The amazing 1941 Western Flyer trailer was designed by famed industrial designer; Brooks Stevens. Born in 1911 in Milwaukee, Wisconsin, Stevens
contracted polio when young, and found that drawing and sketching relieved his bedridden boredom. His interest in design and drawing
continued, and from 1929-1933 he attended Cornell University in New York, then started a design consultancy in 1934. He went on to draft seminal
designs for a wide array of products, from consumer gadgets to locomotives, and taught Industrial Design at the Milwaukee Institute of Art & Design
until he died 1995. The 1941 Western Flyer trailer/camper is a wonderfully "moderne" streamline design that looks rocket-fast even when sitting still.
The huge front grille, split windshield and headlight pods are reminiscent of "cab-over" commercial trucks of the era. And the trailing-flair
wheel wells and outrageous wing on the roof further accentuate the "bullet in motion" style of this amazing trailer/camper. Brook Stevens' design
portfolio is extensive, but he is probably best known for the iconic designs he drafted for Willys-Overland after WW-II. Willys-Overland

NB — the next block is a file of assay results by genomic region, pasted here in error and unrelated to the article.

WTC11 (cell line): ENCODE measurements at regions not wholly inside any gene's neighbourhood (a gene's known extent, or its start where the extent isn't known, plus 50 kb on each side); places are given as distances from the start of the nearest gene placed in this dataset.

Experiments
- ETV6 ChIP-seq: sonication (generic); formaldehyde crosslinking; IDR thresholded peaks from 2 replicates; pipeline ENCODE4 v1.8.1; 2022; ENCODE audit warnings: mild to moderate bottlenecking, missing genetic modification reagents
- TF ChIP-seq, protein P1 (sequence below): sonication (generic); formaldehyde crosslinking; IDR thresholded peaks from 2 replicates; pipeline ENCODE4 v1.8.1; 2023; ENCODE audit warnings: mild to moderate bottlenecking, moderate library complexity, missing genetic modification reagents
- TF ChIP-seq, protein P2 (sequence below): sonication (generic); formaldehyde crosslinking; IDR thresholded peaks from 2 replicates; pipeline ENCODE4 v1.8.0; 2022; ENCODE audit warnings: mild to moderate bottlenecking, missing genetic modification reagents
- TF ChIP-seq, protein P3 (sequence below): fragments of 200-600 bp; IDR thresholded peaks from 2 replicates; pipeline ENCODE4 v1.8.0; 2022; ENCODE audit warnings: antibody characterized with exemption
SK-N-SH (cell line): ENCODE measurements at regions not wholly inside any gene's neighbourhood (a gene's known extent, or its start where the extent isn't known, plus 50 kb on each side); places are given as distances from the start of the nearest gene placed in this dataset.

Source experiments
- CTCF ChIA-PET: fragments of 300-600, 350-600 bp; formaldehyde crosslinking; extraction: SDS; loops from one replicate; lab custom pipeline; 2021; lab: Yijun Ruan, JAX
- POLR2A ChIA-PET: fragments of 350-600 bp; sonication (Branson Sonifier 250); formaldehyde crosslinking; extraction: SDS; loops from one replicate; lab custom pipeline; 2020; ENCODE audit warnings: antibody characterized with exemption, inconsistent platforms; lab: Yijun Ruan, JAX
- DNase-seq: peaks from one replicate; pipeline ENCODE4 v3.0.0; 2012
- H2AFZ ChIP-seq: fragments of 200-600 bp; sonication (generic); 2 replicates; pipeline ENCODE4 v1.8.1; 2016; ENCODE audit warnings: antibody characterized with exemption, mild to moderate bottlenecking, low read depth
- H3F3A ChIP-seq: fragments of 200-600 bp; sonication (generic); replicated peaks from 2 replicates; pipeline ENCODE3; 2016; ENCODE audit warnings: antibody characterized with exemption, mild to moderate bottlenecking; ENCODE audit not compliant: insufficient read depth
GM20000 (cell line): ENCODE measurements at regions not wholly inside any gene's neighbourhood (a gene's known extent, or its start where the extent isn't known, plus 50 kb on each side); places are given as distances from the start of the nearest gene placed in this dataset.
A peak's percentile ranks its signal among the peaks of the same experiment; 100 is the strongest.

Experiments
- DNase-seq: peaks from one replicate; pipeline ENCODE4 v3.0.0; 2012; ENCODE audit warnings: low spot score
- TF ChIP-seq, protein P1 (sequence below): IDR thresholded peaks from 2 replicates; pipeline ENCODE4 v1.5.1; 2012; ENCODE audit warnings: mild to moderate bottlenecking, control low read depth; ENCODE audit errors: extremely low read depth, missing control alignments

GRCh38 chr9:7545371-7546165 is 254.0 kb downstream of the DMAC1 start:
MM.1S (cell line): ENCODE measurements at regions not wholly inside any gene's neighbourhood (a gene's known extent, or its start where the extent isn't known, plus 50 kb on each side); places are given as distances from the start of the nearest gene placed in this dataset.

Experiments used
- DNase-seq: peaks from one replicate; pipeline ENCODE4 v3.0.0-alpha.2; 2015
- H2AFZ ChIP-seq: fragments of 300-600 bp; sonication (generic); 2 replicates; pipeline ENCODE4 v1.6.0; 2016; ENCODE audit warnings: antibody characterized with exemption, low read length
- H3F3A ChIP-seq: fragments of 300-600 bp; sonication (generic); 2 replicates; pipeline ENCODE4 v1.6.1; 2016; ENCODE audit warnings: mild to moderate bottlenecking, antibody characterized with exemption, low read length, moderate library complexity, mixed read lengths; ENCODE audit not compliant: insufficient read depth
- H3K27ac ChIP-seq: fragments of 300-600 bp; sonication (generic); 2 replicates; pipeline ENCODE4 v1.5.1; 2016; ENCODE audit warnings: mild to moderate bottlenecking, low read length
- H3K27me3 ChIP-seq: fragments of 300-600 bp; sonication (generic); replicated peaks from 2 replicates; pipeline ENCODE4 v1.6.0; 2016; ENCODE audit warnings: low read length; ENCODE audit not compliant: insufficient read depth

contracted with Stevens to design a line of all new consumer vehicles based on the wildly successful 4x4 Jeep used by GI's in the war.
Stevens' brilliant designs for the automaker included the now famous Willys pickup truck, panel truck and station wagon (the first all-steel
2-door station wagon), and the sporty Jeepster. This successful collaboration with Willys/AMC/Jeep continued over the years, resulting in
Stevens' design of the Jeep Wagoneer in 1959-1960, and the Jeep Cherokee in 1980.
Stevens' also designed a fantastic version of the iconic "Wienermobile" for Oscar Mayer in 1958 (based on a Jeep chassis) that shares several design
points with the 1941 Western Flyer trailer. It's interesting to note that Stevens also designed the 1962 Gran Turismo Hawk
for Studebaker, and the red "puffy-cross" logo for Miller High Life beer. Brooks Stevens was an amazingly creative industrial designer who had a
special talent for combing form and function and making ordinary objects beautiful to look at, as well as highly functional.